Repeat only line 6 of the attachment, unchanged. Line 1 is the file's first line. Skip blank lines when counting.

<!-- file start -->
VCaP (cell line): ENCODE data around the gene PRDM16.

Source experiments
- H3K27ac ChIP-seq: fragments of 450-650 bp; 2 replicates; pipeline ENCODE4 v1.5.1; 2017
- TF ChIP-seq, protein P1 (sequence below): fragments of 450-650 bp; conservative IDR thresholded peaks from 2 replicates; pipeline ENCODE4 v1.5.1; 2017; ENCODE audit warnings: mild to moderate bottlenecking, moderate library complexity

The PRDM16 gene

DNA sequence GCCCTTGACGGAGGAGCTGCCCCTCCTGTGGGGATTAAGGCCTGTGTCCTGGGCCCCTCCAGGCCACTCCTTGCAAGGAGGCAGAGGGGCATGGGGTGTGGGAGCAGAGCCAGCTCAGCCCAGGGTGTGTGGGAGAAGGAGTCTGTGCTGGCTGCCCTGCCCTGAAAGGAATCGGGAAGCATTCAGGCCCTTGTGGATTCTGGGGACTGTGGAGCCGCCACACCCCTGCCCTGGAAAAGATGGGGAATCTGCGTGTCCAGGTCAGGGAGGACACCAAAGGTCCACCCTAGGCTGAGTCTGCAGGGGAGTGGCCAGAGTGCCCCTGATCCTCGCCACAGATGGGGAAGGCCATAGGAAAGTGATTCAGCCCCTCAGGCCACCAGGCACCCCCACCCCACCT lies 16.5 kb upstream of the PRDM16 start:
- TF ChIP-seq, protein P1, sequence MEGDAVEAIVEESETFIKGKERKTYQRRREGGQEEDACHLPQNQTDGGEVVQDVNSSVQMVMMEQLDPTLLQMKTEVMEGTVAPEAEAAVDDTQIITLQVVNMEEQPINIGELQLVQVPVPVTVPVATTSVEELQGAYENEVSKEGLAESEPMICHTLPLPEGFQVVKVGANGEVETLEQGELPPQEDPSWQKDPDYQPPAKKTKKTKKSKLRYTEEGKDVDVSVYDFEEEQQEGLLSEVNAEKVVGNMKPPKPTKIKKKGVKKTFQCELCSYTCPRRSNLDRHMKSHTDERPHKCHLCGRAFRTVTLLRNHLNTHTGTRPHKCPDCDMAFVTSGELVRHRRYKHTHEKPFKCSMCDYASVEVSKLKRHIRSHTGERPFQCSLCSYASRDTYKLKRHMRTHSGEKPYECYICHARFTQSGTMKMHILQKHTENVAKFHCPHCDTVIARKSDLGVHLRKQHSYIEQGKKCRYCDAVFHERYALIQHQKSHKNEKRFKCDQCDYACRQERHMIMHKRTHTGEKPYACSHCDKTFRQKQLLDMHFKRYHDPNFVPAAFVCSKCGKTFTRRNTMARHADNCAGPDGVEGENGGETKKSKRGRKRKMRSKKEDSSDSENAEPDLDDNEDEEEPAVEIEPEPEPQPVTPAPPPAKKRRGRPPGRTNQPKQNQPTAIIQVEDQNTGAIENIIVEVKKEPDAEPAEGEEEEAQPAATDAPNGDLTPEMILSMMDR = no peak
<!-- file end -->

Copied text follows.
DNA sequence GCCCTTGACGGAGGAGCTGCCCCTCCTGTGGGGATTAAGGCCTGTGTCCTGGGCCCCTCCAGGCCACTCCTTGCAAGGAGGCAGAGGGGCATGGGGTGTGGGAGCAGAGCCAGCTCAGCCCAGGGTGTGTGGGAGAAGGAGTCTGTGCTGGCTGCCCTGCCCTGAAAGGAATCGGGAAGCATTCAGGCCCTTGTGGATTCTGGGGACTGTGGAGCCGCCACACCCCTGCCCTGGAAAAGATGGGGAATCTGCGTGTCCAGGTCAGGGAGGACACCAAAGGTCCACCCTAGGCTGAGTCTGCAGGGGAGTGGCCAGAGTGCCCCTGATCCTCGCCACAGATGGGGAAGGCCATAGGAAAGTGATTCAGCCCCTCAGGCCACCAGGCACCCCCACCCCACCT lies 16.5 kb upstream of the PRDM16 start: